Research ArticleStroke

Plasmin-resistant PSD-95 inhibitors resolve effect-modifying drug-drug interactions between alteplase and nerinetide in acute stroke

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Science Translational Medicine  07 Apr 2021:
Vol. 13, Issue 588, eabb1498
DOI: 10.1126/scitranslmed.abb1498

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Creating an effective duo

The drug nerinetide exerts neuroprotective effects in stroke by interfering with the postsynaptic density protein PSD-95. However, in patients, nerinetide lost the therapeutic effects when administered with (or after) the tissue plasminogen activator alteplase. Here, Mayor-Nunez et al. investigated the interaction between nerinetide and alteplase in rodents and showed that plasmin, activated by alteplase, cleaved nerinetide. Administering nerinetide 30 min or more before alteplase avoided the cleavage and restored the therapeutic effect of nerinetide. Moreover, the authors developed a protease-insensitive nerinetide by changing the enantiomeric form of cleavage-sensitive amino acids. The results identified two feasible strategies that might improve the efficacy of nerinetide in combination with tissue plasminogen activators in patients after stroke.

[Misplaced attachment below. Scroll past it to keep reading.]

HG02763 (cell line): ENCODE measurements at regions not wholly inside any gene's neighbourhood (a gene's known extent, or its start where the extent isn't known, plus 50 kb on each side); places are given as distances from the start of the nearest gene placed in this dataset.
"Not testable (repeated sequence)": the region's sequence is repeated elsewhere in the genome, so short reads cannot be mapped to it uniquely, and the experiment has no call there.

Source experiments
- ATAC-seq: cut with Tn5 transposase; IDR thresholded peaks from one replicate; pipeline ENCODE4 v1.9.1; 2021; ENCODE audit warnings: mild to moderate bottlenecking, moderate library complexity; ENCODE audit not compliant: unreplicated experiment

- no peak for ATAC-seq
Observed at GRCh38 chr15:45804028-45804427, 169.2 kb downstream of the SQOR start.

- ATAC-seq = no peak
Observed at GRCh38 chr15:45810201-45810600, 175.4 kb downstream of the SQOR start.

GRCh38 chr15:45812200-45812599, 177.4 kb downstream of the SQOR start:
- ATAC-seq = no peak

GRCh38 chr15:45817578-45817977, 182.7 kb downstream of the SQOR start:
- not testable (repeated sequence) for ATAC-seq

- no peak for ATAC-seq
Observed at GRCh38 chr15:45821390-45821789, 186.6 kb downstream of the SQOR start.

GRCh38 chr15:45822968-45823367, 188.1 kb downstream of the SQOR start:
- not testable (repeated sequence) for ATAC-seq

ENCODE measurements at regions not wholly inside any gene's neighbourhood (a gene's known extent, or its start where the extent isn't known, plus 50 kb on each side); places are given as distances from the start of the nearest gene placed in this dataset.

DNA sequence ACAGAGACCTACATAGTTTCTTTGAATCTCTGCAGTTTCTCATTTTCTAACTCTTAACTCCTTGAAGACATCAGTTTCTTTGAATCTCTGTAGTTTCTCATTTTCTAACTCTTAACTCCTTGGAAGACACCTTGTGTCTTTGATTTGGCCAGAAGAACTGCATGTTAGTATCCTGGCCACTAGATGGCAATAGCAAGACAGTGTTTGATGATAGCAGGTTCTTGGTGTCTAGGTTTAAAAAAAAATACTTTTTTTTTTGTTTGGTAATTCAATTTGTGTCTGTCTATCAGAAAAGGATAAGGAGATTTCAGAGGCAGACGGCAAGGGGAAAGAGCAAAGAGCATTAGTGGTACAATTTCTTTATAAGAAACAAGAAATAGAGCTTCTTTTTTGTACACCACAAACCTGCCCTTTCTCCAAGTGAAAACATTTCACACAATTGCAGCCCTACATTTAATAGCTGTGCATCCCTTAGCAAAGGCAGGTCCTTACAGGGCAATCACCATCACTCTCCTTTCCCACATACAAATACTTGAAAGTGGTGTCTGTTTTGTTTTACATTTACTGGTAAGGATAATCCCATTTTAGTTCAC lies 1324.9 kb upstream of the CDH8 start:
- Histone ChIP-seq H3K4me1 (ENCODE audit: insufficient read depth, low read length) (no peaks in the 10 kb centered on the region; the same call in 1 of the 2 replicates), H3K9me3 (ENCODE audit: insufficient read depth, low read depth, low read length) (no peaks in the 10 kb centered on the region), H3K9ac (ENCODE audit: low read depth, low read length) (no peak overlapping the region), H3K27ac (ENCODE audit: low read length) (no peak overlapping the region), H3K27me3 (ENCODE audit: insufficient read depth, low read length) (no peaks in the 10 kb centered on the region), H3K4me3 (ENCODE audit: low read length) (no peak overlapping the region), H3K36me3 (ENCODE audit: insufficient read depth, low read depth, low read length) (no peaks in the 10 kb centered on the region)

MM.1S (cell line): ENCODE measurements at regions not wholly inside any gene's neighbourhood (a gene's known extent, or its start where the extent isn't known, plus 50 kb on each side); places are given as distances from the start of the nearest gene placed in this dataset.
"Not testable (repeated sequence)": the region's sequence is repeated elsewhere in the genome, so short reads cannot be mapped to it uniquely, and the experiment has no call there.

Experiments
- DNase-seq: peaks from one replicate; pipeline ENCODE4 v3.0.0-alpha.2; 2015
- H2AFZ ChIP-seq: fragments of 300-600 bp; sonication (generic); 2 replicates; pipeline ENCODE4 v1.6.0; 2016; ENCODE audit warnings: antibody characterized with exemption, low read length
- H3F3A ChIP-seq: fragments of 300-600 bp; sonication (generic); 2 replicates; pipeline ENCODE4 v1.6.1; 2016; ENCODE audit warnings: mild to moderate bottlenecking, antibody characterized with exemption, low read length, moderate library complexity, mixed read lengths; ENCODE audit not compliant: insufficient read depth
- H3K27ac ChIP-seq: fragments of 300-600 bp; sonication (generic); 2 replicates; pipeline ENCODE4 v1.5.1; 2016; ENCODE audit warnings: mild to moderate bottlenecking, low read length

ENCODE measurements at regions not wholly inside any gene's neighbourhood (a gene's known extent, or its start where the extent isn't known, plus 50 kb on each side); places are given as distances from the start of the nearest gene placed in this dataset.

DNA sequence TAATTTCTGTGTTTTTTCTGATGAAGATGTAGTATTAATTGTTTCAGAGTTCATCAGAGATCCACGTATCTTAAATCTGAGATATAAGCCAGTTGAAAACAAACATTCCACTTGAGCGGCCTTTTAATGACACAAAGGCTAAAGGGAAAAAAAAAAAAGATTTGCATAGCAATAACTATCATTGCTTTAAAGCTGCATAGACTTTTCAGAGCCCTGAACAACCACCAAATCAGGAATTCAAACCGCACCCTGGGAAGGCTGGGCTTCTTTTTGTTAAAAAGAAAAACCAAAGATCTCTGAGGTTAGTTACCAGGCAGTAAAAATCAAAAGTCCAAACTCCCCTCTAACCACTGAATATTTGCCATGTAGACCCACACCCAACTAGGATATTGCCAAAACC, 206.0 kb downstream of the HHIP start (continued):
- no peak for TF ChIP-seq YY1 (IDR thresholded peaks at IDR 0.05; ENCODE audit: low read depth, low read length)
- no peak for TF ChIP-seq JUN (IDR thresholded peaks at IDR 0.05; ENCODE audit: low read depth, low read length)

Neuroprotection for acute ischemic stroke is achievable with the eicosapeptide nerinetide, an inhibitor of the protein-protein interactions of the synaptic scaffolding protein PSD-95. However, nerinetide is subject to proteolytic cleavage if administered after alteplase, a standard-of-care thrombolytic agent that nullifies nerinetide’s beneficial effects. Here, we showed, on the basis of pharmacokinetic data consistent between rats, primates, and humans, that in a rat model of embolic middle cerebral artery occlusion (eMCAO), nerinetide maintained its effectiveness when administered before alteplase. Because of its short plasma half-life, it can be followed by alteplase within minutes without reducing its neuroprotective effectiveness. In addition, the problem of protease sensitivity is solved by substituting cleavage-prone amino acids from their l- to their d-enantiomeric form. Treatment of rats subjected to eMCAO with such an agent, termed d-Tat-l-2B9c, eliminated protease sensitivity and maintained neuroprotective effectiveness. Our data suggest that both the clinical-stage PSD-95 inhibitor nerinetide and protease-resistant agents such as d-Tat-l-2B9c may be practically integrated into existing stroke care workflows and standards of care.

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